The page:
A Product Owner’s fixation on clarity is evident when we:

  • Seek first to understand – our customers, stakeholders and team members – and then to be understood. (Acknowledgements to Stephen R. Covey.)
  • Make all the team’s work visible, through information radiators and transparent processes.
  • Fully convey the context, requirements and constraints that shape our team’s delivery.
  • Create accurate, unambiguous acceptance criteria to minimize the risk of misunderstandings about the work to be delivered.

“Enjoyment appears at the boundary between boredom and anxiety, when the challenges are just balanced with the person’s capacity to act.”
― Mihaly Csikszentmihalyi, Flow: The Psychology of Optimal Experience 

Artists and athletes have always understood the value of flow – that feeling of being so engaged in our practice that time is irrelevant, and we are one with the medium of our expression. Flow applies equally to knowledge work. Systems and human beings are most effective when they operate at a sustainable cadence, without arbitrary distractions. 

Because the Product Owner defines and sequences the work for their team, s/he has a dominant influence –good or bad – on the delivery team’s ability to maintain flow. Good flow is facilitated when the team can easily pull new items into their workstream and immediately begin implementing solutions. POs also respect the team’s flow state by minimizing interruptions, and helping teams quickly find answers as questions arise.

The Lean PO continuously employs agile practices that will sustain flow, such as:

  • Maintaining a deep backlog of well-refined work items for the team.
  • Continuously identifying dependencies that may impede the team’s work, and proactively seeking ways to resolve them.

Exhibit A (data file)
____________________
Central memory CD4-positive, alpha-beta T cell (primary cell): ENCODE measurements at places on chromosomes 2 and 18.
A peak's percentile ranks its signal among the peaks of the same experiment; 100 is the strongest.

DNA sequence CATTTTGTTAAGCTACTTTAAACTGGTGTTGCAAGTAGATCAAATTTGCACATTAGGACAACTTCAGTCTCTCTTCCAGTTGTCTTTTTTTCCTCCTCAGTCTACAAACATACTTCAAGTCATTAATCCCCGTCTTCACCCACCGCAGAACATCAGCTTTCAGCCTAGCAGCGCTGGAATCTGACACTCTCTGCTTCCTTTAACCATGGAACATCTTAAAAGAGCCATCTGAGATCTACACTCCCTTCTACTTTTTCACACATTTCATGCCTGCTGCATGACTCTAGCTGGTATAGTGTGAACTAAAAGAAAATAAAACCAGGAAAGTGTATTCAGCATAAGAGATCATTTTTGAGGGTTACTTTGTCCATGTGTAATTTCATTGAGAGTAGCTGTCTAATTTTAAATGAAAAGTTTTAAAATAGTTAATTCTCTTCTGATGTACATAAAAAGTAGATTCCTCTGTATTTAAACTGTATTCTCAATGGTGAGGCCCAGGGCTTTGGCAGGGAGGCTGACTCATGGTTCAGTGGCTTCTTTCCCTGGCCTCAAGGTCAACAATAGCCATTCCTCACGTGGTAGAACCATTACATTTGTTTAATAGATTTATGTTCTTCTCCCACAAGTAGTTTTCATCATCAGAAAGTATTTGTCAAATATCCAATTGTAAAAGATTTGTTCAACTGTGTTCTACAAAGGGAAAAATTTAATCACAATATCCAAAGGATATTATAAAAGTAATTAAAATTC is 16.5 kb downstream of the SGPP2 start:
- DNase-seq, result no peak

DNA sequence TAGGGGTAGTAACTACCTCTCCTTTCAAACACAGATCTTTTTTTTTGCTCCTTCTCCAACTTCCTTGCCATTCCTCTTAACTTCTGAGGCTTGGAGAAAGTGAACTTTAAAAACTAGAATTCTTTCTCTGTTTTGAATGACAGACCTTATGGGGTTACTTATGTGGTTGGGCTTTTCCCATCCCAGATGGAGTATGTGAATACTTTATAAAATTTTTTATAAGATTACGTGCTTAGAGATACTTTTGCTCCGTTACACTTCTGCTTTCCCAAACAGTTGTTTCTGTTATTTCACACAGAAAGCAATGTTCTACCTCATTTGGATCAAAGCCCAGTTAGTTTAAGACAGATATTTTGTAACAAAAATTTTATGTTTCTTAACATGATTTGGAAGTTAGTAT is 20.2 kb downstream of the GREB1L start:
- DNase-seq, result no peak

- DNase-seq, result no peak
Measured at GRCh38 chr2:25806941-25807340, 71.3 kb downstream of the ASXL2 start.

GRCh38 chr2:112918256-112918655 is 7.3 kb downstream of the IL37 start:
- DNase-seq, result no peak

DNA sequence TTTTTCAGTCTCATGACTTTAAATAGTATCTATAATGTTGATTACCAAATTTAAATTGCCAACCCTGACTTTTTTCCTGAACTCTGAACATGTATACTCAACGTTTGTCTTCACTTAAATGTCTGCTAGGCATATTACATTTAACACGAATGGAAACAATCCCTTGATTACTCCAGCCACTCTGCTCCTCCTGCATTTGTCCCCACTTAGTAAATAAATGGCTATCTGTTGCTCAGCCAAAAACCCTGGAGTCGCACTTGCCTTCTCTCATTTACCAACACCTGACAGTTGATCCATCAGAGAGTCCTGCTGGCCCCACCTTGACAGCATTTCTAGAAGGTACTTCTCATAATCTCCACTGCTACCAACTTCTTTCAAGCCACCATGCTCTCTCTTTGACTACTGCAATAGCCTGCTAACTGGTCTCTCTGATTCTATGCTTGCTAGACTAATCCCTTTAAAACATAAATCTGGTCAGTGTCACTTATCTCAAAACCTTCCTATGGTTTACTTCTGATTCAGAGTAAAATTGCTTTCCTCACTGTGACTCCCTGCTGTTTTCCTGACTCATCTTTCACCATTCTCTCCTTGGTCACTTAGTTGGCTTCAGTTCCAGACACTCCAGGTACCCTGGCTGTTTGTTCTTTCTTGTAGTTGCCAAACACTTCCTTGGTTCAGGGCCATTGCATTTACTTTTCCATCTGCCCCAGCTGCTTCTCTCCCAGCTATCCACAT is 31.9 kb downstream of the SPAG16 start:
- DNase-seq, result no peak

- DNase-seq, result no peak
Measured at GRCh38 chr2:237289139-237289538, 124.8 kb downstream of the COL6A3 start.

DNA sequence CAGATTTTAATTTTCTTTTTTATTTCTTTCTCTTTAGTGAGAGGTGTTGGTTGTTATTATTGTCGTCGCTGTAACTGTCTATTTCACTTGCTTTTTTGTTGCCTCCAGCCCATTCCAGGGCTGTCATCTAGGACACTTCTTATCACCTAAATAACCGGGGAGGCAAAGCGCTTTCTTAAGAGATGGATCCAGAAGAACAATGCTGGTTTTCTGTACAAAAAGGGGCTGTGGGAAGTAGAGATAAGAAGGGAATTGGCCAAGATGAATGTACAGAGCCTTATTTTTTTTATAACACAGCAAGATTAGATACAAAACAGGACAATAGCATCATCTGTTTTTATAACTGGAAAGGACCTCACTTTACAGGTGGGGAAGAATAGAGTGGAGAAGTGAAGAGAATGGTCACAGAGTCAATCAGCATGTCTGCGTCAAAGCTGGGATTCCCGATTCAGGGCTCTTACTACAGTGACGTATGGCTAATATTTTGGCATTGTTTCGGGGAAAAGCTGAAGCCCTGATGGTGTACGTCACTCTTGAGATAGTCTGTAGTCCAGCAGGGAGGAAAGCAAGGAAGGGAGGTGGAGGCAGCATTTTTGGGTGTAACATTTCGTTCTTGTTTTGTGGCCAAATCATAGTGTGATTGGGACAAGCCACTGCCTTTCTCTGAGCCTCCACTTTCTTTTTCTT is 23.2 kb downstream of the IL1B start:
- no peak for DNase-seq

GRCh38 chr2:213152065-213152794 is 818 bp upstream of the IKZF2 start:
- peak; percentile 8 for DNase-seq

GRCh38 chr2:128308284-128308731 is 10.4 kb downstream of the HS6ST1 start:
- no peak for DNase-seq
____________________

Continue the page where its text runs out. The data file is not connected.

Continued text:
• Respecting our team’s need for focus by leveraging regularly scheduled, time-boxed meetings and minimizing ad-hoc demands.
  • Collaborating with Scrum Masters, development managers and other stakeholders to reinforce the team’s control of their work.

Nothing is more foundational to Lean practices than the discipline of identifying and eliminating waste.  More than half a century ago, the creators of the Toyota Production System identified the “7 wastes” as a core element of what would become “Lean Manufacturing”. These principles apply equally well to technology development, as artfully described by Mary and Tom Poppendieck and others.

In the technology development process, waste assumes many forms. The Lean PO is always vigilant for opportunities to remove wasteful effort.

We champion Lean and reduce waste when we:

  • Simplify our stories, requirements, and solutions. Remember, it’s our goal to maximize the amount of work not done!
  • Educate ourselves and our team on how to recognize waste.
  • Make continuous improvement a foundation of all our processes.
  • Recognize that time is our most precious resource and protect it vigorously.

I believe these Four Obsessions reflect the pillars that support any Agile framework. I find them to be a mutually-reinforcing set of principles that keep me on course as I navigate the day-to-day turbulence of leading an Agile team.

So now I’ll ask you, fellow Product Owners and agilists – what are your obsessions? Do they align with Value, Clarity, Flow and Waste… or do you focus elsewhere?